The Middle East can be a policy graveyard for principled leaders because nowhere is there a more marked tension between, on the one hand, Western notions of tolerance and individual freedom, and on the other, the need for political stability and wealthy trading partners. The popular uprisings since 2011 have only served to throw the disconnect between principle and pragmatism into even sharper focus. How does one reconcile active NATO support for the overthrow of the reprehensible Qadhafi regime and yet virtual silence over the discrimination and persecution of the Shi'a majority in Bahrain by the minority Sunni government? Totally different autocracies certainly, but autocracies nonetheless.

The truth is that we don't attempt to reconcile thsee double standards, because the unfortunate reality is that we need allies in the region. And if we only allied ourselves with secular liberal democracies like ourselves, we would be friendless in the region.

But at least there should be some public acknowledgment by Western leaders of the lack of political, religious and personal freedom practiced by our allies and the fact that this is one of the main causes of the ongoing turmoil in the region. President Obama said it in a nice way during his 2009 Cairo University speech, while then Secretary of State Condoleezza Rice was more direct at the American University of Cairo in 2005 when she said that 'for 60 years, my country, the United States, pursued stability at the expense of democracy in this region here in the Middle East, and we achieved neither.' The US is still achieving neither after 70 years, but at least its leaders occasionally have the gumption to highlight the West's collective dilemma and reasoned hypocrisy.

Which is what made a recent speech by ex-British Prime Minister Tony Blair rile so many observers of the region. Entitled 'Why the Middle East Matters', it is a pretty simplistic view of the need to combat Islamism (as opposed to Islam) and to promote 'our' humanist values. However, one bit sticks out for its 'what is he thinking?' impact (emphasis mine):

Elsewhere across the region we should be standing steadfast by our friends and allies as they try to change their own countries in the direction of reform. Whether in Jordan or the Gulf where they're promoting the values of religious tolerance and open, rule based economies, or taking on the forces of reaction in the shape of Iran and the Muslim Brotherhood, we should be supporting and assisting them.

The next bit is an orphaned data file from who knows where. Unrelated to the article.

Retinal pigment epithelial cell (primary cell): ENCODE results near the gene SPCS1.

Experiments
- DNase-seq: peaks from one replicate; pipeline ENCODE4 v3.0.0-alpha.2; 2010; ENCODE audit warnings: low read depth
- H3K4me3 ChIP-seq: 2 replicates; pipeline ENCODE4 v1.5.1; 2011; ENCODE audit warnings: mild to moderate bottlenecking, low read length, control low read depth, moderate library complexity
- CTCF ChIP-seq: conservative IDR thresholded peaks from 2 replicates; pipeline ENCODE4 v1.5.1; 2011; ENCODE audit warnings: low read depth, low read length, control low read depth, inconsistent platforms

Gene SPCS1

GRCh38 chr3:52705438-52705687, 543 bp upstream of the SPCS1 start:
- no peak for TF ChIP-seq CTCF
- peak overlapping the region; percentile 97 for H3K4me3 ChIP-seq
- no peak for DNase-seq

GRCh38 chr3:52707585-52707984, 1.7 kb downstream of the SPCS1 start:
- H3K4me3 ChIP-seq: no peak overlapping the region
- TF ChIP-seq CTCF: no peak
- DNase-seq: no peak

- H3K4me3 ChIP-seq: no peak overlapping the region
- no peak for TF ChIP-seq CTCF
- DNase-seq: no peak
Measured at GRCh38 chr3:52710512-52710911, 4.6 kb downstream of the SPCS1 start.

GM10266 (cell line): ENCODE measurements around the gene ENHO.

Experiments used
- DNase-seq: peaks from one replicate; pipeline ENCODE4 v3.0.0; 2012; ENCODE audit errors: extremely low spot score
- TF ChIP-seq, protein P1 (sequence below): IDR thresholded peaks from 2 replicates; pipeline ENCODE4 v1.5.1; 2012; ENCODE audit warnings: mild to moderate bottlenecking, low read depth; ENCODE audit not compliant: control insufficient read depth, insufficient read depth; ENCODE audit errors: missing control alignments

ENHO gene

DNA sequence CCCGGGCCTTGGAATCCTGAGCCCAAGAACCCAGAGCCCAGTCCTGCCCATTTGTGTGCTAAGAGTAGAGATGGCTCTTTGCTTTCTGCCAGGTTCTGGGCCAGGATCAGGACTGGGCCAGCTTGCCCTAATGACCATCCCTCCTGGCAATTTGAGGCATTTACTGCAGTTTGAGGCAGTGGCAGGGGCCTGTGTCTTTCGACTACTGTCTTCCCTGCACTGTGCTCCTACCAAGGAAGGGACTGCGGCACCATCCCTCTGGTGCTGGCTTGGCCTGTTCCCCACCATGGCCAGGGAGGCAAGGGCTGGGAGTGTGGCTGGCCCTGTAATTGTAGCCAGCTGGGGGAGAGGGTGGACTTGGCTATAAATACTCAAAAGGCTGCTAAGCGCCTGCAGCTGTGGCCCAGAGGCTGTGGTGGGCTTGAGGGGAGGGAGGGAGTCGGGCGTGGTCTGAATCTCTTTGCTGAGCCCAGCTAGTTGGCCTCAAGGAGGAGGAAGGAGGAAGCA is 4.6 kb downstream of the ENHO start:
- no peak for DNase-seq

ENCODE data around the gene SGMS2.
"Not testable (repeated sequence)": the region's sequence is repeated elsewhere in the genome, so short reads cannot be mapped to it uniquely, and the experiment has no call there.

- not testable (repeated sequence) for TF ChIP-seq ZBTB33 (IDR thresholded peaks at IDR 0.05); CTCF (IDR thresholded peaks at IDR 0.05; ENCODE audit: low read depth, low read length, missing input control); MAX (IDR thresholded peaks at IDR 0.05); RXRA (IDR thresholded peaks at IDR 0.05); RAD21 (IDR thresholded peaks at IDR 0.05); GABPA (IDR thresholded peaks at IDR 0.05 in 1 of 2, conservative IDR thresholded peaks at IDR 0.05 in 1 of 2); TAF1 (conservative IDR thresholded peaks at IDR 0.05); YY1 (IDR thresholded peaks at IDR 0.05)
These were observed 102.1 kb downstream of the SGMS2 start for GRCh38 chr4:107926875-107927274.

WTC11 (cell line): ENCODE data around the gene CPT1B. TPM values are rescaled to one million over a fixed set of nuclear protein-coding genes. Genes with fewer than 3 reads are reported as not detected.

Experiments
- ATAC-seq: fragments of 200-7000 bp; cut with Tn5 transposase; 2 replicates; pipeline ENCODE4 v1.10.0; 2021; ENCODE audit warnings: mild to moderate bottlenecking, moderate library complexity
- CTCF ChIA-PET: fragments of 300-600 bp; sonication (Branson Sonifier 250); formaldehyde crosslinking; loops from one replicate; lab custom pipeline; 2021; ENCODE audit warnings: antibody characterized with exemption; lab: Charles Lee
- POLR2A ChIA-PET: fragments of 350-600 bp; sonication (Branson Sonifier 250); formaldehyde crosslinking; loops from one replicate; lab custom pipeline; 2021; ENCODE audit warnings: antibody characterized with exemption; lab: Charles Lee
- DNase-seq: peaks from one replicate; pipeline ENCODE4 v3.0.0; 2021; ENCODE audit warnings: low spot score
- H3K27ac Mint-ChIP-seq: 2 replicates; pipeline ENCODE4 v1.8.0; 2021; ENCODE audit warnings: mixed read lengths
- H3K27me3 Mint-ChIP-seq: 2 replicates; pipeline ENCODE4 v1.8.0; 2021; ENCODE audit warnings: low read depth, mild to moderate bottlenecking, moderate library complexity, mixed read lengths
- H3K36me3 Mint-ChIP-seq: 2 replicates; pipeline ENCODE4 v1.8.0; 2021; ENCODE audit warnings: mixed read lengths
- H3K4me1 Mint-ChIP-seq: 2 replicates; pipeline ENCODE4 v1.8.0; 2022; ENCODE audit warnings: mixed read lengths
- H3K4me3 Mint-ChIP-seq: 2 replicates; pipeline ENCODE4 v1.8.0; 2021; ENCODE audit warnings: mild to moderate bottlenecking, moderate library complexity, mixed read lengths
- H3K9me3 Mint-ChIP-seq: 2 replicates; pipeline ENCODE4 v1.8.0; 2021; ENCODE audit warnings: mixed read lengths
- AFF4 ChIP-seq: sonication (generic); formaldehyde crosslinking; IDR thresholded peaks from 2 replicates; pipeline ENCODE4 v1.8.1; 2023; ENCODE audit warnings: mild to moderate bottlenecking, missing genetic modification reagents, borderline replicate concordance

Hang on a sec: is this the same Gulf where, in Saudi Arabia, non-Muslim expatriate workers are not allowed to build a single house of worship? Where Bahraini Shi'a are kept out of political power and effectively blocked from joining the security forces? Where Kuwaiti middlemen finance Salafist jihadists in Syria? Where Qatar supports the anti-Shi'a invective of the Arabic version of al Jazeera? At least Blair didn't have the nerve to claim that these countries were promoting democratic values.

Blair has been criticised from pillar to post for his speech. Besides being poorly constructed, it is revealing for what it says about the mindset of some who look at the region from without and try to selectively judge 'good' and 'bad' autocrats.

Realpolitik dictates that we make friends with countries which may share our interests but not the political and societal values that we in the West cherish most. There is not necessarily anything wrong with that. But when dealing with the region, and the Gulf in particular, we shouldn't confuse shared interests with shared values, and we certainly shouldn't give praise when it is not deserved. To do so is to make our values as negotiable as our interests. The US has on occasion sought to differentiate between the two; Blair's speech encourages the feeling that there are many current and former leaders who don't.

Photo by Flickr user Chatham House.